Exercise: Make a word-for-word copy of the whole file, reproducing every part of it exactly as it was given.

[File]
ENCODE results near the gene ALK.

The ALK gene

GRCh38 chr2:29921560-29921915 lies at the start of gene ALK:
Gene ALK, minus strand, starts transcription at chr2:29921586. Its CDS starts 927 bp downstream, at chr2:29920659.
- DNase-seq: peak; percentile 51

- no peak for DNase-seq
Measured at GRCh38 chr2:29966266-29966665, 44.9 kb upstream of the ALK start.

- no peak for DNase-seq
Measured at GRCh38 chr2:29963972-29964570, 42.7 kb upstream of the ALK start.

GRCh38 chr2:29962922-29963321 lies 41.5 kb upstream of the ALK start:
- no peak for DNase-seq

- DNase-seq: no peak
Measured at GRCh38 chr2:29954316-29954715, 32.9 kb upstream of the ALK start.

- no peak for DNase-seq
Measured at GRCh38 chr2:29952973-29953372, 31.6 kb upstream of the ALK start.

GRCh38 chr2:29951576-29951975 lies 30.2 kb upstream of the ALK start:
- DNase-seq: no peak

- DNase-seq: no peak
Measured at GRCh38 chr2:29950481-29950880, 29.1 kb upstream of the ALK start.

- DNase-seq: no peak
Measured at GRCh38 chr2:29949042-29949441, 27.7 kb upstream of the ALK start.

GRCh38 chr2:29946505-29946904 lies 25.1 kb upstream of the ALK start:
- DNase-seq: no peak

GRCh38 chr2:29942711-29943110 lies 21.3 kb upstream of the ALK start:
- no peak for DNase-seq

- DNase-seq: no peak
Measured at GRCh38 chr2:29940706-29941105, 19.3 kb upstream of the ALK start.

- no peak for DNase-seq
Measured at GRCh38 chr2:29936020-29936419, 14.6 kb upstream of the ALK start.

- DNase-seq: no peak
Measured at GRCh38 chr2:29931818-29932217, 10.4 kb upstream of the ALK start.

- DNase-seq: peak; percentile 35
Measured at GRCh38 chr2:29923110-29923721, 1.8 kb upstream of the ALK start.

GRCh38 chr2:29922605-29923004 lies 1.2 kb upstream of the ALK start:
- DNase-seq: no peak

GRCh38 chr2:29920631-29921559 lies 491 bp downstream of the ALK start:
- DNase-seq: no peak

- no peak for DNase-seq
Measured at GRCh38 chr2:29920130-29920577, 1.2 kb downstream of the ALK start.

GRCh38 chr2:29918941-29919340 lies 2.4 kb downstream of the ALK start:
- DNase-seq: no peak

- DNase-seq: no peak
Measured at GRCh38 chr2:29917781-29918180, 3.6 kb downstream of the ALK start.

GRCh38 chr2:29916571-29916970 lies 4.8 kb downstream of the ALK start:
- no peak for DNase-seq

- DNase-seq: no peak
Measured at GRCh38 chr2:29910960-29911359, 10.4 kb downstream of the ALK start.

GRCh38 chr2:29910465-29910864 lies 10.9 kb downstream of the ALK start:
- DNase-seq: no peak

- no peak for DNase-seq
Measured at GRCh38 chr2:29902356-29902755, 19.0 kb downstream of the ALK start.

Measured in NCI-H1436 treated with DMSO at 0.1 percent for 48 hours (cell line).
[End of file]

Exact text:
ENCODE results near the gene ALK.

The ALK gene

GRCh38 chr2:29921560-29921915 lies at the start of gene ALK:
Gene ALK, minus strand, starts transcription at chr2:29921586. Its CDS starts 927 bp downstream, at chr2:29920659.
- DNase-seq: peak; percentile 51

- no peak for DNase-seq
Measured at GRCh38 chr2:29966266-29966665, 44.9 kb upstream of the ALK start.

- no peak for DNase-seq
Measured at GRCh38 chr2:29963972-29964570, 42.7 kb upstream of the ALK start.

GRCh38 chr2:29962922-29963321 lies 41.5 kb upstream of the ALK start:
- no peak for DNase-seq

- DNase-seq: no peak
Measured at GRCh38 chr2:29954316-29954715, 32.9 kb upstream of the ALK start.

- no peak for DNase-seq
Measured at GRCh38 chr2:29952973-29953372, 31.6 kb upstream of the ALK start.

GRCh38 chr2:29951576-29951975 lies 30.2 kb upstream of the ALK start:
- DNase-seq: no peak

- DNase-seq: no peak
Measured at GRCh38 chr2:29950481-29950880, 29.1 kb upstream of the ALK start.

- DNase-seq: no peak
Measured at GRCh38 chr2:29949042-29949441, 27.7 kb upstream of the ALK start.

GRCh38 chr2:29946505-29946904 lies 25.1 kb upstream of the ALK start:
- DNase-seq: no peak

GRCh38 chr2:29942711-29943110 lies 21.3 kb upstream of the ALK start:
- no peak for DNase-seq

- DNase-seq: no peak
Measured at GRCh38 chr2:29940706-29941105, 19.3 kb upstream of the ALK start.

- no peak for DNase-seq
Measured at GRCh38 chr2:29936020-29936419, 14.6 kb upstream of the ALK start.

- DNase-seq: no peak
Measured at GRCh38 chr2:29931818-29932217, 10.4 kb upstream of the ALK start.

- DNase-seq: peak; percentile 35
Measured at GRCh38 chr2:29923110-29923721, 1.8 kb upstream of the ALK start.

GRCh38 chr2:29922605-29923004 lies 1.2 kb upstream of the ALK start:
- DNase-seq: no peak

GRCh38 chr2:29920631-29921559 lies 491 bp downstream of the ALK start:
- DNase-seq: no peak

- no peak for DNase-seq
Measured at GRCh38 chr2:29920130-29920577, 1.2 kb downstream of the ALK start.

GRCh38 chr2:29918941-29919340 lies 2.4 kb downstream of the ALK start:
- DNase-seq: no peak

- DNase-seq: no peak
Measured at GRCh38 chr2:29917781-29918180, 3.6 kb downstream of the ALK start.

GRCh38 chr2:29916571-29916970 lies 4.8 kb downstream of the ALK start:
- no peak for DNase-seq

- DNase-seq: no peak
Measured at GRCh38 chr2:29910960-29911359, 10.4 kb downstream of the ALK start.

GRCh38 chr2:29910465-29910864 lies 10.9 kb downstream of the ALK start:
- DNase-seq: no peak

- no peak for DNase-seq
Measured at GRCh38 chr2:29902356-29902755, 19.0 kb downstream of the ALK start.

Measured in NCI-H1436 treated with DMSO at 0.1 percent for 48 hours (cell line).